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  70. What a fantastic idea! I like that a lot. And writing a nice API for people to hook into would be awesome, and could revolutionise the way we look at musical notation on the web!

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  71. That's really great.
    Looking forward to the final version!

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  72. Very interesting, we're looking for the final version! :D

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  73. This is something that would help me out a lot. I'll keep checking back for updates.

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  74. Love this idea and this is definitely one of the most elegant implementations of this kind of thing that I've ever seen. Also a great use of new tech - seriously looking forward to the first shippable version.

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  75. This must be SVG. Imagine editing capabilities with drag and drop or clicking on a note. Most importantly, it's vector and not pixels.

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  76. It's sad, I would like to copy the music with copy and paste. :(

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  77. Well, not just copy but also listen it with a kind of MIDI player!

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  78. Would love to see an open source version of the engine. BSD, MIT, or LGPL would also allow it to be used commercially. I would imagine there are great business opportunities in the territory of web-based score editing -- with collaboration capabilities.

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  79. In example 2 the fifth semiquaver f needs a natural or the last semiquaver f needs its sharp suppressed or the fifth semiquaver f needs a sharp or the last semiquaver f needs its sharp in brackets (#)

    This gets still more complicated when voice 2 accidentals "collide" with voice 1 accidentals.

    Have you looked at basing this on lilypond scores?

    Tim.

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  80. Very cool, good use of a new technology and very useful, I like it, keep up the good work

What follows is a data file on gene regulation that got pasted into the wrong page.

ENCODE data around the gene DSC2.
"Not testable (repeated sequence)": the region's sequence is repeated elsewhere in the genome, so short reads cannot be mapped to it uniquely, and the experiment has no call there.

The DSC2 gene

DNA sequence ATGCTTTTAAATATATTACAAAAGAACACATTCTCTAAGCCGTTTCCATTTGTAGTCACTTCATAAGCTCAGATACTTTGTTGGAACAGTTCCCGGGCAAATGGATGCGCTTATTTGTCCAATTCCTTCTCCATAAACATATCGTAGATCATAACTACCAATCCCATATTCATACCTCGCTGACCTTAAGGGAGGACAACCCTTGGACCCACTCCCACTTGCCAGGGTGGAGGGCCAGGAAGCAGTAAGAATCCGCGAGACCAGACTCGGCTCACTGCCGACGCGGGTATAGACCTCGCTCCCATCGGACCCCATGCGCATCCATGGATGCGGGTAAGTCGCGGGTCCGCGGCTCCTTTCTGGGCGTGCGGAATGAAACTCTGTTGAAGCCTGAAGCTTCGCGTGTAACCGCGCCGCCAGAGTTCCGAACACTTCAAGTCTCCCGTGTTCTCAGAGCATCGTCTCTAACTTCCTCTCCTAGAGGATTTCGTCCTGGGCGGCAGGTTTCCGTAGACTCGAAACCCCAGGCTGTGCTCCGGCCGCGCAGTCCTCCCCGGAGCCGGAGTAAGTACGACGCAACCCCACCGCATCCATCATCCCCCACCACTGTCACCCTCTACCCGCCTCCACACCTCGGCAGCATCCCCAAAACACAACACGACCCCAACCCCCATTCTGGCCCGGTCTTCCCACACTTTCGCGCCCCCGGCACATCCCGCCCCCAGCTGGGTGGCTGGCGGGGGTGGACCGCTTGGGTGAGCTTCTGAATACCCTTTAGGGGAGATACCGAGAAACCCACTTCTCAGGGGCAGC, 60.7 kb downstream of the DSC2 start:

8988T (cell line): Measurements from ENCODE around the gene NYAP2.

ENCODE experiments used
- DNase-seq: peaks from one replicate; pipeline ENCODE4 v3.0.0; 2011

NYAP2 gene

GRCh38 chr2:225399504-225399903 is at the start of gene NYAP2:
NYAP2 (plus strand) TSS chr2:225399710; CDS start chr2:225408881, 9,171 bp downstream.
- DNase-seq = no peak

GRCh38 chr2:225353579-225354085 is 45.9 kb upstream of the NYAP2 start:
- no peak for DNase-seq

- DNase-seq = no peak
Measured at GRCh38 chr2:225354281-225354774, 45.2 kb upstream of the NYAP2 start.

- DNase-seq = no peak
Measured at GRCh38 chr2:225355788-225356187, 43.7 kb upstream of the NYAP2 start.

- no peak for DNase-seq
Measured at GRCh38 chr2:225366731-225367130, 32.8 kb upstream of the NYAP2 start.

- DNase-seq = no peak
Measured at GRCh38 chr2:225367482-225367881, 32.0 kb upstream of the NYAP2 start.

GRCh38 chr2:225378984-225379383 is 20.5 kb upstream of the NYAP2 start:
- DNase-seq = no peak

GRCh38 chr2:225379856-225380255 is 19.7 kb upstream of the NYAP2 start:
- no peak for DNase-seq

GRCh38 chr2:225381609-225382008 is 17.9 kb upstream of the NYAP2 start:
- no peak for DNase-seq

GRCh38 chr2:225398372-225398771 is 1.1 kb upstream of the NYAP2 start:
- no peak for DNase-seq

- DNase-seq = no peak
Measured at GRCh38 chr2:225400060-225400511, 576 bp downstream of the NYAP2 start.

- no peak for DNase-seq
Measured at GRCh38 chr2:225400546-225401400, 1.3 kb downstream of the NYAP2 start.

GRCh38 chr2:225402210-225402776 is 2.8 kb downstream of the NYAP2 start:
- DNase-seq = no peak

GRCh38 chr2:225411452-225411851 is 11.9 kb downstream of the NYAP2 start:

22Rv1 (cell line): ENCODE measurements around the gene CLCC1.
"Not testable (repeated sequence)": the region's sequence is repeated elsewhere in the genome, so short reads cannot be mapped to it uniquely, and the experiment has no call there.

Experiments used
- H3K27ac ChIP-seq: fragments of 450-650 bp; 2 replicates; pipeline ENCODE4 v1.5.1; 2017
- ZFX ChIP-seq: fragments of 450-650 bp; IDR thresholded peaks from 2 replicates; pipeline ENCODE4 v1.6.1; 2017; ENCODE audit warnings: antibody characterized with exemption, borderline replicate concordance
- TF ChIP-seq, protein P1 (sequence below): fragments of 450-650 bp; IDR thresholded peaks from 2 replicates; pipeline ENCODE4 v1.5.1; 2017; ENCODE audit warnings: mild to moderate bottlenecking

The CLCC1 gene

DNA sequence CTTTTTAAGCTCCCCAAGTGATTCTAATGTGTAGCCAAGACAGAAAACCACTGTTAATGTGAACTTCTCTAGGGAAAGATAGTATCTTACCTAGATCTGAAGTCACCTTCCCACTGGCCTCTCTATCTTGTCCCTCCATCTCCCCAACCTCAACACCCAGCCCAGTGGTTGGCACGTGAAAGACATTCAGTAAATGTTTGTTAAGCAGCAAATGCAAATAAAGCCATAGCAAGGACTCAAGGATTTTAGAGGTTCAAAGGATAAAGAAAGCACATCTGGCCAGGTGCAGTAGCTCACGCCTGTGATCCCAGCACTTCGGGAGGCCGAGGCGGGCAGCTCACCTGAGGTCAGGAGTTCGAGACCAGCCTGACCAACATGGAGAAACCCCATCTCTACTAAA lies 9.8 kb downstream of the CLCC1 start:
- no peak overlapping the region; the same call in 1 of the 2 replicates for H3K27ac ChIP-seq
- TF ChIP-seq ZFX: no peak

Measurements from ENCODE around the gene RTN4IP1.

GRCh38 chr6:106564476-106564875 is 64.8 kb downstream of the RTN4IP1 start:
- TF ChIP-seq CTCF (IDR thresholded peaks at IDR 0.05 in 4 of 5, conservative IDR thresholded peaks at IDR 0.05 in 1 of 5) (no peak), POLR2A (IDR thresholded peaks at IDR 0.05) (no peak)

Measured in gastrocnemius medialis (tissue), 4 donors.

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  81. Another vote for MusicXML parsing... This is used but most (if not all) of the main scoring software.

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  82. My hat is off to you brother!!! Keep up the good work.

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  83. as previously stated, it's not working in opera :(

    might of course be opera's fault though...

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  84. Echoing what someone else said, you should look at ABC notation. It is similar to your example.

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  85. Check out www.jfugue.org

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  86. This is fantastic, I love seeing technology being put to uses like this :-)

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  87. I had been kicking around a way to do this with CSS, but damned if you didn't nail it with this method! Here's hoping this sees wide adoption.

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  88. Great idea, I love the human readable entry, as someone who loves to generate music internal stuff with scripts. I never did appreciate having to work around bugs by hacking .mscx files. Hope to use this!

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  89. Brilliant!

    This is an idea that I had when I first saw www.noteflight.com.

    Interested in making this into an open source collaborative effort?

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  90. HTML 5 FTW!!!